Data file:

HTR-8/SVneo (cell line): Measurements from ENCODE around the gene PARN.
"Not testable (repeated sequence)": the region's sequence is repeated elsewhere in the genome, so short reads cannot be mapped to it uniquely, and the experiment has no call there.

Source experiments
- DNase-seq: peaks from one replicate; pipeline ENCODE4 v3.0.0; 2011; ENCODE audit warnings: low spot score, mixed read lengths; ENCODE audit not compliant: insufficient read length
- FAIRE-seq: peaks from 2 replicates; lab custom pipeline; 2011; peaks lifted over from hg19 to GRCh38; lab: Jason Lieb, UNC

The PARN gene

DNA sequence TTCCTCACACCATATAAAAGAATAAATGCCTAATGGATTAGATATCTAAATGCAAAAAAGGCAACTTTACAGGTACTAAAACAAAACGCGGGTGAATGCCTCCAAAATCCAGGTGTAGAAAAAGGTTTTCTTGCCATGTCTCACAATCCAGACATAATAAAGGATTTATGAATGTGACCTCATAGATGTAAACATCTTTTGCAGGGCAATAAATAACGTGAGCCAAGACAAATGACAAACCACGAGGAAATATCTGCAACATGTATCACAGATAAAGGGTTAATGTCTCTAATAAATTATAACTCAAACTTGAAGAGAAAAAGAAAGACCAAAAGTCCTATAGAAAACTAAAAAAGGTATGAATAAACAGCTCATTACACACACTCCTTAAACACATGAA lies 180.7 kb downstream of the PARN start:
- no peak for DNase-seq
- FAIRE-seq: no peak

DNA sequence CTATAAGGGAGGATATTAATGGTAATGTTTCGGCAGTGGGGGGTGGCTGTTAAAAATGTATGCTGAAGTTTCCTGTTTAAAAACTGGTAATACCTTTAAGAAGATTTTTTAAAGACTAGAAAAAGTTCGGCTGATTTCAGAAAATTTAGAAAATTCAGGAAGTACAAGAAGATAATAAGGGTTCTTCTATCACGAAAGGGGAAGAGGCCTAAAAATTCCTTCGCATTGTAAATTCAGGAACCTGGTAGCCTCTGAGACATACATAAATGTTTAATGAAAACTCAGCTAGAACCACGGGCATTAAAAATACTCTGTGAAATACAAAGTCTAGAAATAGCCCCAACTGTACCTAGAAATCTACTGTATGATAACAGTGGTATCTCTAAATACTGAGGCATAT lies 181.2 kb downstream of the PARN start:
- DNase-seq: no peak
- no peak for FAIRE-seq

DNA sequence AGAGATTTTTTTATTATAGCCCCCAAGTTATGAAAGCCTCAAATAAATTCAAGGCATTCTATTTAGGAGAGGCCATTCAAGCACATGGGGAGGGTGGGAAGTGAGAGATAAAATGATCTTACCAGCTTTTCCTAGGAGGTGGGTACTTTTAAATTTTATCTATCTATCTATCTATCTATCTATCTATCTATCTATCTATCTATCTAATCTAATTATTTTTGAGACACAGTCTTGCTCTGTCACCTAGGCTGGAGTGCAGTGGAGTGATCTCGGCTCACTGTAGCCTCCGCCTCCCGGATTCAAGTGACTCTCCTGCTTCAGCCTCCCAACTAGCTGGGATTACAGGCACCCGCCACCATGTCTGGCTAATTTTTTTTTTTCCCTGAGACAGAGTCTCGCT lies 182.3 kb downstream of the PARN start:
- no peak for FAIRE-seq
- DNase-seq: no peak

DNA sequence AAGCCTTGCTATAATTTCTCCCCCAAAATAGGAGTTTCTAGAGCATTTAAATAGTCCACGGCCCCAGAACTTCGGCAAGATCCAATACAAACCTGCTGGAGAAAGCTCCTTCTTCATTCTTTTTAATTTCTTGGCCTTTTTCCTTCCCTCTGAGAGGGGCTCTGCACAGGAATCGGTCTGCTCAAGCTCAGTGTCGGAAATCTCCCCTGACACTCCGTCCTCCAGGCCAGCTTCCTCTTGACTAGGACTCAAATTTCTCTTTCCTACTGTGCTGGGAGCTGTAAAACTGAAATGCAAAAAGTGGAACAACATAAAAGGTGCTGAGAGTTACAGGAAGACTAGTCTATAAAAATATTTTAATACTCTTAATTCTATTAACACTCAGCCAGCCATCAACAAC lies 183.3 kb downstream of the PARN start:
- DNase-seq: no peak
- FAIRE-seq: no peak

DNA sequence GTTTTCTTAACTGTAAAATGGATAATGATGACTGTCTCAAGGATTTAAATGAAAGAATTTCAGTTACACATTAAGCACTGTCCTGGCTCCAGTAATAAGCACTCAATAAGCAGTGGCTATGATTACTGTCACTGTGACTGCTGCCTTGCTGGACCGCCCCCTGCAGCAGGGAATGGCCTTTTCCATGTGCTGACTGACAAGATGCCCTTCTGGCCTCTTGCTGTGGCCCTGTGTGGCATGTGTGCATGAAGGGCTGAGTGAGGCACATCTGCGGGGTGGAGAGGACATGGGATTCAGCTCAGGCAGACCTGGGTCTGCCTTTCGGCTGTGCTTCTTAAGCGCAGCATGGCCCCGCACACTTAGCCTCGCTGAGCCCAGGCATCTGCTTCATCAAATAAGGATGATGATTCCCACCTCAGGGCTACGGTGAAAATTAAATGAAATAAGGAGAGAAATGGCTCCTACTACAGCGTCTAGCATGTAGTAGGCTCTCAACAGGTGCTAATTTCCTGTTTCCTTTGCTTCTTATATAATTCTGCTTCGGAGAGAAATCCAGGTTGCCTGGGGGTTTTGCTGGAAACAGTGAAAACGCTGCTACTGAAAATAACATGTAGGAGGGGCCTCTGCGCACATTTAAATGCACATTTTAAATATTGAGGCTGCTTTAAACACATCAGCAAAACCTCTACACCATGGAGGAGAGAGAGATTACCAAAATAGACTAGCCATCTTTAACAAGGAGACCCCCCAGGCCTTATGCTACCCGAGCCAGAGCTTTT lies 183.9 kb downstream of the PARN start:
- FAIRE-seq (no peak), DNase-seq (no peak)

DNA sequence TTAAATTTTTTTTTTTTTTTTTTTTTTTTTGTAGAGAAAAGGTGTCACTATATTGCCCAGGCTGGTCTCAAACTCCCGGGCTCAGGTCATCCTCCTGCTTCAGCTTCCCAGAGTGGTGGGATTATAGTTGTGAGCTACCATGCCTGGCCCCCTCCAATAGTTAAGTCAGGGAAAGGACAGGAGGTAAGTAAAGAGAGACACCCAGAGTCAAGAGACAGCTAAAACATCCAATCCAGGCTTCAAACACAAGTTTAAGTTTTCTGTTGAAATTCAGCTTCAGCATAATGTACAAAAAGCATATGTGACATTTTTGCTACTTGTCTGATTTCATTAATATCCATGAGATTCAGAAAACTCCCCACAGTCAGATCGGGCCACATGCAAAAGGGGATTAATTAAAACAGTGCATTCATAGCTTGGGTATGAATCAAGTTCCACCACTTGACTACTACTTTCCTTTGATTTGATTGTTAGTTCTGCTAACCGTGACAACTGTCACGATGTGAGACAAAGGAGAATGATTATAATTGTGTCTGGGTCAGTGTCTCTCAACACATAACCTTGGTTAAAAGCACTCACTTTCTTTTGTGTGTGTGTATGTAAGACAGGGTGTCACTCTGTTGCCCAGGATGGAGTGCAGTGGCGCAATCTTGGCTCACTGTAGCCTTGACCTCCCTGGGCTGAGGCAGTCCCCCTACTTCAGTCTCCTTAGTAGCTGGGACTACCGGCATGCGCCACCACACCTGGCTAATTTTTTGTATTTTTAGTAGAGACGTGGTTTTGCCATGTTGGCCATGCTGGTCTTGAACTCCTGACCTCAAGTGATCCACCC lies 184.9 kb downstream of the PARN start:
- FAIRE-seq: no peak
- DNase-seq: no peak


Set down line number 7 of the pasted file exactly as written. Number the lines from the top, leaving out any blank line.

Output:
DNA sequence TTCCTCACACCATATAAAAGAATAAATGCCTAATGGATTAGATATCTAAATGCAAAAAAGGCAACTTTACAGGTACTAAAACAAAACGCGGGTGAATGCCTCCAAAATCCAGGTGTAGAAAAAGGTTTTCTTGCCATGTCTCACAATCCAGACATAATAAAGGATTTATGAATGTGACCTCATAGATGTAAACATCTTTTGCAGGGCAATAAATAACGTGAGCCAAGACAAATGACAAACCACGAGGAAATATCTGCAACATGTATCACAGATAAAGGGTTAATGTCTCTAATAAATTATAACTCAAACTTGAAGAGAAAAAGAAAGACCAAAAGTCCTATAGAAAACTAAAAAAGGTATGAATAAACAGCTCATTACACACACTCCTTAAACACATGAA lies 180.7 kb downstream of the PARN start: